Unlike a lot of other parents and friends I’ve talked to, I am not enraged by the very existence of new Warner Bros. Animation property The Looney Tunes Show. I get it; it’s an animated sitcom. It’s The Odd Couple, except with Bugs and Daffy in the all-important dual roles of best friends and constant foils. It’s not my Looney Tunes, and that’s okay.
Such drastic recasting of older cartoon series is nothing new, and Cartoon Network has proven itself home to many of its finer efforts. The recently retooled ThunderCats, for example, injects genuine world-building into the space where the original property heaped easy toy tie-ins. More to the point, Scooby-Doo! Mystery Incorporated, the 11th animated Scooby series, succeeds largely by virtue of its willingness to both push plots beyond the formulaic self-contained episode format of old and lampoon the source material for its laughably dated approach.
The Looney Tunes Show‘s home video debut collects the series’ first four episodes, and these are quite telling of the property itself. In “Best Friends” we learn that Daffy is Bugs’s long-term houseguest, and a stint on a game show called Besties shows us that, while markedly less cantankerous than their old school counterparts, they are still in essence a self-absorbed duck and smart-mouthed bunny. “Members Only” builds on Daffy’s narcissism as he infiltrates an exclusive country club and exploits another member’s account, while it also introduces viewers to Bugs’s on-again-off-again-girlfriend, the now enjoyably neurotic Lola Bunny. “Jailbird and Jailbunny” is the weakest of the quartet, with the single-joke plot revolving around the duo’s incarceration, escape and inevitable return to the slammer. And lastly, “Fish and Visitors” brings in the next-gen Yosemite Sam, a roommate that almost makes Daffy seem civil.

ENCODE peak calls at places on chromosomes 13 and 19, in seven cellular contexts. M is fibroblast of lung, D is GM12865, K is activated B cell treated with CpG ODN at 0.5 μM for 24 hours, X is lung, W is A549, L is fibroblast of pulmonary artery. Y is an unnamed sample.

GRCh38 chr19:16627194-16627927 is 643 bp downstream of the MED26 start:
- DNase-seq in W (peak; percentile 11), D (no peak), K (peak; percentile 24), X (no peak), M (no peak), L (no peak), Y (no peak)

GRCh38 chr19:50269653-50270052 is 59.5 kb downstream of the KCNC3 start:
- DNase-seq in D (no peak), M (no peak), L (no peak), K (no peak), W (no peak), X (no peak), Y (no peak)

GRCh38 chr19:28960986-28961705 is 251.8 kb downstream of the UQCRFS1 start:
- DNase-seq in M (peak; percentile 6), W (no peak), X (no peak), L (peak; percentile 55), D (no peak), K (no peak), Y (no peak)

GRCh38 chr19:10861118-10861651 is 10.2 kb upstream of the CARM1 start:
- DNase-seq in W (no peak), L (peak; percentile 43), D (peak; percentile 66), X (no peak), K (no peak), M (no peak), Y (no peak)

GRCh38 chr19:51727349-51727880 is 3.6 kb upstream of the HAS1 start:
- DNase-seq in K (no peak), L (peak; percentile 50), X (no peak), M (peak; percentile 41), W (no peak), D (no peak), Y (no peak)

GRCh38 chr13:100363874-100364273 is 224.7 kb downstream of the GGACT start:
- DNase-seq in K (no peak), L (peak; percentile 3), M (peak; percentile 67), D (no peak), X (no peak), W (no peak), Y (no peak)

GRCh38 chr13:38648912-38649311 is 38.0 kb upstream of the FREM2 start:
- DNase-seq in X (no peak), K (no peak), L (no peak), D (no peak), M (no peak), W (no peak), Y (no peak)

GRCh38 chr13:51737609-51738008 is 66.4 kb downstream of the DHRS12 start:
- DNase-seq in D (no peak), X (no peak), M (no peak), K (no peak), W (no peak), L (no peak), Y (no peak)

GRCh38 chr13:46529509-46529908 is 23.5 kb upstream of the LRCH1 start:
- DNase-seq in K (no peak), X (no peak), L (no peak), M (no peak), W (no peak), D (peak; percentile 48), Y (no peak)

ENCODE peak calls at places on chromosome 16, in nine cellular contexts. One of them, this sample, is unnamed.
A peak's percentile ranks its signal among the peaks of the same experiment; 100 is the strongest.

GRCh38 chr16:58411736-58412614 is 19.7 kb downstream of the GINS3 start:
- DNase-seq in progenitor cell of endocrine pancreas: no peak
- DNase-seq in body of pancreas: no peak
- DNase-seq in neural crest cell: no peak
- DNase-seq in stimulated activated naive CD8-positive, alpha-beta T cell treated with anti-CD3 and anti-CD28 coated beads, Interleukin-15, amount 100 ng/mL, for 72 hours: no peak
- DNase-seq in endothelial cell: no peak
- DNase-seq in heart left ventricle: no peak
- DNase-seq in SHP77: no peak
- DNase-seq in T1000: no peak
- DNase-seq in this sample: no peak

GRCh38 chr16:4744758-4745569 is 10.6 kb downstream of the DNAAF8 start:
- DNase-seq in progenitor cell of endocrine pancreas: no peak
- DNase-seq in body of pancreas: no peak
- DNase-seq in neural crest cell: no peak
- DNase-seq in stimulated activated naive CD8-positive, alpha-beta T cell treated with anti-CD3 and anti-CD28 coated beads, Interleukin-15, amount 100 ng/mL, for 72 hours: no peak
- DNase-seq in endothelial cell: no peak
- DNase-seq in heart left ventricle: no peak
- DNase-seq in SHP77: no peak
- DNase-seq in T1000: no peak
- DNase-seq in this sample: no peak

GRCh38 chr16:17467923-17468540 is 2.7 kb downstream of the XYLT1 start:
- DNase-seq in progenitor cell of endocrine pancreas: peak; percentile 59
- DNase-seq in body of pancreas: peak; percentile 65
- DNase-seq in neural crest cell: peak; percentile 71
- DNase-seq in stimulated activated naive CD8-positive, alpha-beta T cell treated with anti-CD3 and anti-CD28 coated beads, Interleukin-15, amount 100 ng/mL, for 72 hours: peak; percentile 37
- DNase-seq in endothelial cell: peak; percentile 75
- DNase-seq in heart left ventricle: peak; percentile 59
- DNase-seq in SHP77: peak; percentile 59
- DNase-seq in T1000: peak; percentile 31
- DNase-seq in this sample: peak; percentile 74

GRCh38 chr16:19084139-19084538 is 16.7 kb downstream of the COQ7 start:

While admittedly not as finely sculpted as ThunderCats (or the subject of such unbridled fanboyism as My Little Pony: Friendship is Magic), The Looney Tunes Show does understand what it is. It’s a new series for a new generation, and it doesn’t seem overly concerned with the sacred nostalgia of us oldsters. It takes strides to modernize the characters while at the same staying more or less true to their original spirit. Obviously, the franchise has lost the looseness of its classic hand-drawn aesthetic, but this too is wholly intentional. The character design is super stylized, the animation sharp and clean, and the show’s sound is as unusual as its look.
In addition to a noticeably different principle voice cast, The Looney Tunes Show‘s use of music is also a departure. Episodes typically include interstitial music videos dubbed “Merrie Melodies” that feature one or more characters performing a humorously-themed ditty. Sadly these miss more often than hit, with the single stand-out of this DVD being Elmer Fudd’s soul-funk tribute to the grilled cheese sandwich.
Shows are also intermittently punctuated by Road Runner/Coyote shorts. Though only one is included on the disc, it’s likely the easiest way to sum up the new series in total. These crisp CGI segments feature a modern Wil E. ordering wares from the ACME web site, but the madcap chases (with their complete disregard for physics) that always follow can’t help but remind you that it’s the same old game of cat and mouse… er, coyote and bird.
Yet despite my fondness for the series and appreciation of the continued Warner Bros legacy, I’m still a bit unsure if I can outright recommend this first volume of The Looney Tunes Show Season 1. Obviously haters would never dream of inviting this reboot into their media space, but established fans and curious onlookers should be aware that this represents the barest of bare-bones collections. With four episodes, four animated music videos and an added dash of Road Runner, it’s a little light on content, and the no-frills packaging doesn’t exactly sweeten the deal. Still, for around 10 bucks (the Amazon asking price), it’s a proper budget introduction to the latest chapter in Looney Tunedom.
Review materials provided by: Warner Bros.